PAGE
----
Research in Robotics is carried out across five laboratories: Robotics and State Estimation, Sensor Systems, Neural Systems, Movement Control and Human-Centered Robotics. A diverse range of robotic platforms are available in these laboratories, including state-of-the-art research platforms such as PR2 (Hobbes and Rosie), Baxter, Nao, TurtleBot, Darwin-OP, and Fujitsu HOAP-3; as well as custom platforms built in-house, such as Gambit, Marvin, and Adroid. All robots utilize wireless networking to communicate with each other and the lab PCs running Linux. Two labs are equipped with motion capture systems for real-time tracking of objects and humans around the robots. The new CSE2 building will include a new 3,000 square foot robotics lab to allow for expansion and seamless collaboration in the robotics groups.
Research in artificial intelligence, data mining, and satisfiability/experimental algorithms is supported by an intensive compute server, a Beowulf cluster composed of 37 dual processor nodes with gigabit Ethernet interconnect. All processors are high-end Pentium 4 Xeon processors, the total memory of the nodes is 216GB, and the cluster has a total of 9.6 TB of disk space. A second cluster consisting of 21 dual-processor nodes, with 84gb of memory and 5.3 TB of disk space supports AI research.
Research in data management is supported by a combination of laptops, desktops, and a machine-cluster all running a suite of software systems. The current hardware configuration for the cluster includes over 30 high-performance, Intel mulitcore servers with several jtens of terabytes of storage and hundreds of gigabytes of RAM in total. The machines are configured with either Windows or Linux and run several state-of-the art database management systems including SQL Server, Spark, Hadoop, and Myria.. In addition, the Database lab provides a common workspace for students, and features Windows and Linux workstations, a video projector, and floor-to-ceiling whiteboards.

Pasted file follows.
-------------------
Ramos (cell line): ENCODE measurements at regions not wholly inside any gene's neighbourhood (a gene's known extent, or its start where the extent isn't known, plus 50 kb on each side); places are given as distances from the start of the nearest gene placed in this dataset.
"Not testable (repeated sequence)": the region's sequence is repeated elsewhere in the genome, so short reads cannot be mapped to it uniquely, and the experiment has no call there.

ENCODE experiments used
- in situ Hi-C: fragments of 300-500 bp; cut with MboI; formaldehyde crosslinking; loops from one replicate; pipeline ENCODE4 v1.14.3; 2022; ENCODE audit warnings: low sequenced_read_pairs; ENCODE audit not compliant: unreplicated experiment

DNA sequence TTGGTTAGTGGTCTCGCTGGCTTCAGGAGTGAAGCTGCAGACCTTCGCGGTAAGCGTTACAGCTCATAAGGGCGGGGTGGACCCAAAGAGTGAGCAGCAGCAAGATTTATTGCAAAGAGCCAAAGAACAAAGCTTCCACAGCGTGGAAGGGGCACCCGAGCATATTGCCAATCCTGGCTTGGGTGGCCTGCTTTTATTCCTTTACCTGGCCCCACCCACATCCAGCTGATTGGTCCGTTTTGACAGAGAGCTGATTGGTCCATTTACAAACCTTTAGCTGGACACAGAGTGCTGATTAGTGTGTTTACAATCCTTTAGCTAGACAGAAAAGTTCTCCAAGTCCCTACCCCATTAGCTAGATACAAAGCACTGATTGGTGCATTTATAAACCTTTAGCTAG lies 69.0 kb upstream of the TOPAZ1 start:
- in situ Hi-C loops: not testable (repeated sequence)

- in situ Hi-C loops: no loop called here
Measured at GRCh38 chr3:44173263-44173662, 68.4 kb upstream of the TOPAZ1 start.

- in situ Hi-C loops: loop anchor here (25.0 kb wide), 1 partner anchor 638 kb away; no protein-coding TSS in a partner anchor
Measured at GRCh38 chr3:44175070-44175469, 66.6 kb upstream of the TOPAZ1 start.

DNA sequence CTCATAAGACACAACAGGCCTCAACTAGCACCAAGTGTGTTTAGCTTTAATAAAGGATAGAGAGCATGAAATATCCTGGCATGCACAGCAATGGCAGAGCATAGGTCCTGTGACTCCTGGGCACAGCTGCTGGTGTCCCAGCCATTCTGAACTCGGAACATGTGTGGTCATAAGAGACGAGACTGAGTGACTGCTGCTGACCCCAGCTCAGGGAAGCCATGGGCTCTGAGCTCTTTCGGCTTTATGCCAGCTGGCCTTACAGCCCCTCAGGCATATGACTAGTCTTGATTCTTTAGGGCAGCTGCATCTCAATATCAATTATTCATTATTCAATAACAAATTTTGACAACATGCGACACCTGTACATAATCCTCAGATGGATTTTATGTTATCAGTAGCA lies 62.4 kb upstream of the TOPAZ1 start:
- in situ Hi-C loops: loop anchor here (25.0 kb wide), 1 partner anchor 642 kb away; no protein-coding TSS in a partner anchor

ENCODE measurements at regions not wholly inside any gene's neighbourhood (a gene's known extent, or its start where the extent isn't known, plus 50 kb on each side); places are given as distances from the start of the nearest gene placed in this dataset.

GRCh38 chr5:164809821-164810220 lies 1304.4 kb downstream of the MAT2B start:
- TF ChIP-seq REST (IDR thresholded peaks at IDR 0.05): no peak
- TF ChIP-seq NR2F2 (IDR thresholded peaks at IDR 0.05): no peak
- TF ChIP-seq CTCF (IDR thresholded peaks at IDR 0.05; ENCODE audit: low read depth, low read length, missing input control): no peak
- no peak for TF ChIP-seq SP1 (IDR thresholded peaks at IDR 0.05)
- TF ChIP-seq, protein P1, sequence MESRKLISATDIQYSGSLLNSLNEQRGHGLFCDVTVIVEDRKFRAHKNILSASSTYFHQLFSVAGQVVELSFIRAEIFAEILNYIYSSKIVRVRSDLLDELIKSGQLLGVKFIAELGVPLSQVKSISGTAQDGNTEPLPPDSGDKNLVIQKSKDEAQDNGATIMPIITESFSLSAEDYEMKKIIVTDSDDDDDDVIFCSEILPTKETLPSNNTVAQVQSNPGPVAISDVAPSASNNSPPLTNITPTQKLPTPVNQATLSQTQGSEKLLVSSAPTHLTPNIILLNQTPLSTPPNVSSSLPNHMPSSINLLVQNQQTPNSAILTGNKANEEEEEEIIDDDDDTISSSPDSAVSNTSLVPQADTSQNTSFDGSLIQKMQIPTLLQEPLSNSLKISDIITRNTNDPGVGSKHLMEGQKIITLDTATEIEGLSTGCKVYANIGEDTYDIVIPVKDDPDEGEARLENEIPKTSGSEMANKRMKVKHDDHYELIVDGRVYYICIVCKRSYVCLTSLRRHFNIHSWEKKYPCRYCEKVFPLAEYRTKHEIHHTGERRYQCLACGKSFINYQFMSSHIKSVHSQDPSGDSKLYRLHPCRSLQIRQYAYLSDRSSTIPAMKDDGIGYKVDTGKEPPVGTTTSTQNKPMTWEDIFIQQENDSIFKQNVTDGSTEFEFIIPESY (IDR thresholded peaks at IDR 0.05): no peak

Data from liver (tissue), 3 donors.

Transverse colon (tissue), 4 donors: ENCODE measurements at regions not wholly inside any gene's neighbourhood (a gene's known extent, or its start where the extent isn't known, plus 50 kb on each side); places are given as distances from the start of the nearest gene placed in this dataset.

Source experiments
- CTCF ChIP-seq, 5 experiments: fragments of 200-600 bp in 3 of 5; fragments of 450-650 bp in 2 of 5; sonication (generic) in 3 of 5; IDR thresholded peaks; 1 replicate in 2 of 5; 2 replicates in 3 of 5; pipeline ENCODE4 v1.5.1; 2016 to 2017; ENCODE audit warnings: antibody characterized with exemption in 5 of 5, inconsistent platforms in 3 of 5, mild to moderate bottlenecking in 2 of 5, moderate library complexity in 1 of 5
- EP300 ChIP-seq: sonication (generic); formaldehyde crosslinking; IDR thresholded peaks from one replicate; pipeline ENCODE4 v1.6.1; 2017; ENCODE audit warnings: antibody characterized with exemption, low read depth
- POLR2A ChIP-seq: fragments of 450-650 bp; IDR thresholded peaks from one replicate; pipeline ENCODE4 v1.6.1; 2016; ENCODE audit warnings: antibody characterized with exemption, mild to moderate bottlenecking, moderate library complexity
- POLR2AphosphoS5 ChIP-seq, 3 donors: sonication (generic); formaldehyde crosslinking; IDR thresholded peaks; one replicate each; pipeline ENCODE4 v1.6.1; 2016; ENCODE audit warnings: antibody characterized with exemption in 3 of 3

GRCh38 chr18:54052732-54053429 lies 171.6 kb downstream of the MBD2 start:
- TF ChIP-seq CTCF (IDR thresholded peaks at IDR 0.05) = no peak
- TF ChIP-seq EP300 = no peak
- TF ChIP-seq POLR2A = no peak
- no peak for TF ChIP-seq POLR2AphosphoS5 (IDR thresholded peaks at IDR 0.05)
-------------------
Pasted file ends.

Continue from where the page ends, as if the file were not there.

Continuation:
Many other research groups utilize equipment located in a set of research laboratories, that utilize more than twenty compute clusters with a total of around 2400 cores. Additional information can be found in the web pages for individual research projects, at cs.washington.edu/research.
Instructional computing is provided through laboratories and back-end services operated within the Allen School. These include three general use laboratories with 75 Intel-based PCs running Windows 7 and Linux. Additional back-end resources are provided by Intel-based compute, web, database, and file servers, in an integrated Linux/Windows infrastructure.
The Allen School also operates four special-purpose laboratories containing approximately 80PCs. To support digital system design courses, the Baxter Computer Engineering Laboratory and the Embedded Systems Project Laboratory, with over fifty Pentium workstations for design entry and simulation along with Tektronix logic analyzers, digital oscilloscopes and other test equipment. Capstone courses utilize the Capstone Computing Lab, containing 11 Intel quad-core workstations, and often specialized equipment to fit the needs of the course. The Animation Lab includes more than two dozen workstations, digital video production equipment, and a 3D printer, and is used for teaching interdisciplinary courses in computer animation. The Special Projects Lab contains 20 Intel quad-core workstations, and is used to teach capstone courses in operating systems and other courses requiring specialized equipment or dedicated access. The SPL runs different systems and software at different times, depending on course needs.
The new CSE2 building will expand our instructional resources to include a tiered 250-person lecture hall for large classes and colloquia, more educational labs, a sophisticated makerspace, and project rooms for interdisciplinary capstone courses